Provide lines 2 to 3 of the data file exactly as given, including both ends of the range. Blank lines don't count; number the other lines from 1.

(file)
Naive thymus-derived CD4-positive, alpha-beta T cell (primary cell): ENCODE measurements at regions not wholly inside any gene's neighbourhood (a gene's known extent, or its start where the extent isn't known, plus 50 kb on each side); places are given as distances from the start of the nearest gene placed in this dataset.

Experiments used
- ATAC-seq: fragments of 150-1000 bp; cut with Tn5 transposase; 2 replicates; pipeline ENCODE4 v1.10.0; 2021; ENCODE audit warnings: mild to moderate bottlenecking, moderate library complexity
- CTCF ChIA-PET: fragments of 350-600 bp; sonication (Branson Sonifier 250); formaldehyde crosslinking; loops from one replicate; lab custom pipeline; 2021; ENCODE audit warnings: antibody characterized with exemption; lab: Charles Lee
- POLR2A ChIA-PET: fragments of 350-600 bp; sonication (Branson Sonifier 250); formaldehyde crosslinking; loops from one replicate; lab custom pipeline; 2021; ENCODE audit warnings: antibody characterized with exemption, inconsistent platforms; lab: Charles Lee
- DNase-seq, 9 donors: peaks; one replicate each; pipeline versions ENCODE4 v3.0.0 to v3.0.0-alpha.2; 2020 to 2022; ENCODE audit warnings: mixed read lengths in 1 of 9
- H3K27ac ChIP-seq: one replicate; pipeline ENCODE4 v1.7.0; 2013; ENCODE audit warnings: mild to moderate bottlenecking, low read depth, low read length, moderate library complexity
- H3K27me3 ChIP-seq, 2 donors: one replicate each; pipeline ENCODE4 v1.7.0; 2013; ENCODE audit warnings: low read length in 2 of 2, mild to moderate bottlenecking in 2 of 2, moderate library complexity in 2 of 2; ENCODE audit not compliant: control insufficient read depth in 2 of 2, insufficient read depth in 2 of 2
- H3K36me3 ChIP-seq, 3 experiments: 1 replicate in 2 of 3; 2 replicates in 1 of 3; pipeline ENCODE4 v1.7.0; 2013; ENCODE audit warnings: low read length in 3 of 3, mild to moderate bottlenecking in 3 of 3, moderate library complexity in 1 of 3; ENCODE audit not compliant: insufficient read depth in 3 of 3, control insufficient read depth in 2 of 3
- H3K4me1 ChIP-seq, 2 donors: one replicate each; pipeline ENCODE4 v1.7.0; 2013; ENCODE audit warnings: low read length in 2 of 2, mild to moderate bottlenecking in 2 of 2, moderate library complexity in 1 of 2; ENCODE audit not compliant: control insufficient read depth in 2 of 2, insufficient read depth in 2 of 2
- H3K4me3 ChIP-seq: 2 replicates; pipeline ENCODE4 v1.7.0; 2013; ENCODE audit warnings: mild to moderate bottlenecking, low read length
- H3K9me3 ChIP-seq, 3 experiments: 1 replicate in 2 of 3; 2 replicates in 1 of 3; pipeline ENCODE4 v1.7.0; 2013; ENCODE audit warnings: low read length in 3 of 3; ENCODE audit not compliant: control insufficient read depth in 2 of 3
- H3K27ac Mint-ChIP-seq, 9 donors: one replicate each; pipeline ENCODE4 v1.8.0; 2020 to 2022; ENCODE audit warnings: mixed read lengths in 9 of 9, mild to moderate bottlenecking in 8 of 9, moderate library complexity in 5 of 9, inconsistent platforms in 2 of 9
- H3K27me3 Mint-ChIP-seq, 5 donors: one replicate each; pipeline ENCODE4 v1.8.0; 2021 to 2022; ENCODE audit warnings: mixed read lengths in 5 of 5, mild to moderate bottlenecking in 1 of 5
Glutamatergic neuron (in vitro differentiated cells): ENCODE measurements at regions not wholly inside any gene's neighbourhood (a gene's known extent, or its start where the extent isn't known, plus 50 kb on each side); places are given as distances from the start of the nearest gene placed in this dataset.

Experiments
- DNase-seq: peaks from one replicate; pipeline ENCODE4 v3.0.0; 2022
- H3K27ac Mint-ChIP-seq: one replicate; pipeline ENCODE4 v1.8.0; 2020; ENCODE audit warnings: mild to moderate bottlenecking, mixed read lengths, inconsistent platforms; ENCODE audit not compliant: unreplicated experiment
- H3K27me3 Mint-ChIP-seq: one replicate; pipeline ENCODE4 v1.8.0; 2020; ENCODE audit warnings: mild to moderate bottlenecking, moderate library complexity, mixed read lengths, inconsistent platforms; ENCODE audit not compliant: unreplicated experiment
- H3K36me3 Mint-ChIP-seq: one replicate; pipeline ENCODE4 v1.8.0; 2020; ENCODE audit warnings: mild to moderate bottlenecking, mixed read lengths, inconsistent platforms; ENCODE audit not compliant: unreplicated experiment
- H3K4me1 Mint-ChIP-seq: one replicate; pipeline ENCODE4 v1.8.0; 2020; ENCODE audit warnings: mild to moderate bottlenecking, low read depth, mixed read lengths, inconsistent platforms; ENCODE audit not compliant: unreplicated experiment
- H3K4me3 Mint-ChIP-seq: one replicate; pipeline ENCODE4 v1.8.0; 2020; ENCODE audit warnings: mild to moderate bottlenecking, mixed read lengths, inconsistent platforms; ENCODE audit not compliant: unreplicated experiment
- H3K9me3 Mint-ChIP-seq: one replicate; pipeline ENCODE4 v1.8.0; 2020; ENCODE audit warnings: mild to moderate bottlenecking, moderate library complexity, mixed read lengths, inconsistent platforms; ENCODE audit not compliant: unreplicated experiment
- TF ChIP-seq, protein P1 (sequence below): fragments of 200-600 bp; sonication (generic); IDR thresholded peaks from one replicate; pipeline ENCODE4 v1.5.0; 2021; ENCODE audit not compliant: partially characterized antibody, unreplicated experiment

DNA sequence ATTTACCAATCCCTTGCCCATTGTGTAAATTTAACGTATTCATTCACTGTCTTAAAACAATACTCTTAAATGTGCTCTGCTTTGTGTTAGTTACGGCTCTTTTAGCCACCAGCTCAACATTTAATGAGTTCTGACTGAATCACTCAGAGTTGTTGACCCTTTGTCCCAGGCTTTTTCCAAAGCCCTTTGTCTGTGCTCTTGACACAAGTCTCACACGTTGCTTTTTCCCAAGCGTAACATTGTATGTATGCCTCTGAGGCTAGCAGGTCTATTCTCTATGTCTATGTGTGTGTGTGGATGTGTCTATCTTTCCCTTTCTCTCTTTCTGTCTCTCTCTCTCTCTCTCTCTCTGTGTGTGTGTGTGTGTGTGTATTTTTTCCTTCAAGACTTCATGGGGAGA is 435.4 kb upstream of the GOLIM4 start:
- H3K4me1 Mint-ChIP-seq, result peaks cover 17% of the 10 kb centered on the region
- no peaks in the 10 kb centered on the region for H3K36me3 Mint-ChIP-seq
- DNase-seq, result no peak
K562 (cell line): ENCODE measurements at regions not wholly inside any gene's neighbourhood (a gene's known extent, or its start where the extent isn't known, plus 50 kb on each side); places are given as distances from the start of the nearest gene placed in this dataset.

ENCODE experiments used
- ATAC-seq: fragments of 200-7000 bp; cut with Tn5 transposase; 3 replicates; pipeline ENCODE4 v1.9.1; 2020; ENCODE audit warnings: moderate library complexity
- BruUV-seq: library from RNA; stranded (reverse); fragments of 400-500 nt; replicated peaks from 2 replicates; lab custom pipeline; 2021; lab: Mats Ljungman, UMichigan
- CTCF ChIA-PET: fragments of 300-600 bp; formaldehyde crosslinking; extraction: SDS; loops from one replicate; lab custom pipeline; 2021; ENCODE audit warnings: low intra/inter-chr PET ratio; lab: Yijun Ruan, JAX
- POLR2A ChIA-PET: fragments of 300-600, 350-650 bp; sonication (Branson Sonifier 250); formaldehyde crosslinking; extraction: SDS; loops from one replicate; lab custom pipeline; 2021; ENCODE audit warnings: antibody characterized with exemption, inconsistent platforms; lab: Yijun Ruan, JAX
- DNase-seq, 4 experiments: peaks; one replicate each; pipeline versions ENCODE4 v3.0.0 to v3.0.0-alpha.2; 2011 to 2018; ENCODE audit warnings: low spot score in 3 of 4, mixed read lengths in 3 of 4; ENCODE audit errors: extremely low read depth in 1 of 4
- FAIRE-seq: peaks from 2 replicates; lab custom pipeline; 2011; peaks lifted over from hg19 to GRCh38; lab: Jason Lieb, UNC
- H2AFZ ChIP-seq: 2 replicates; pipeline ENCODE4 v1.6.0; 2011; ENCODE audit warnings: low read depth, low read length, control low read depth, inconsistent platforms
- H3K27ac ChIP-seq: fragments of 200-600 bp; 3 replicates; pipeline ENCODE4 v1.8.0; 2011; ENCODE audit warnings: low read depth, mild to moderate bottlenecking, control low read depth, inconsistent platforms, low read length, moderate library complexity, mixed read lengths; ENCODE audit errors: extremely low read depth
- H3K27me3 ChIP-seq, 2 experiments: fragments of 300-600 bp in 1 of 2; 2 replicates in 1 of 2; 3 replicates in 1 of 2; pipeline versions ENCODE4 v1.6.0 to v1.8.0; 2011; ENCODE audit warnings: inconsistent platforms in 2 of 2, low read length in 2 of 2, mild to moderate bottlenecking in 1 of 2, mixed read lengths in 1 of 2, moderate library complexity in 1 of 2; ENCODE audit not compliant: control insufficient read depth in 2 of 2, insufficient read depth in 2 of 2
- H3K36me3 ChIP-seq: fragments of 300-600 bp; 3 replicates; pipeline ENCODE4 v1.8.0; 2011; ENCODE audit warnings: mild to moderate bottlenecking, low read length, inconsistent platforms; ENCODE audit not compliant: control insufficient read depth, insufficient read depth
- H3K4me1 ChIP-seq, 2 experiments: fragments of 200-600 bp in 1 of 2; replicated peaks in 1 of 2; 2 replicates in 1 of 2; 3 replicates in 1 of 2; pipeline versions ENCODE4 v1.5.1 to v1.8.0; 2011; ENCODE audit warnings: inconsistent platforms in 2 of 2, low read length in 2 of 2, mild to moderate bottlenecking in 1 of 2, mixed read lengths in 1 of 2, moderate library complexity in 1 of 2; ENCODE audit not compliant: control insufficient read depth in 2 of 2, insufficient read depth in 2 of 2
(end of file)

Experiments used
- ATAC-seq: fragments of 150-1000 bp; cut with Tn5 transposase; 2 replicates; pipeline ENCODE4 v1.10.0; 2021; ENCODE audit warnings: mild to moderate bottlenecking, moderate library complexity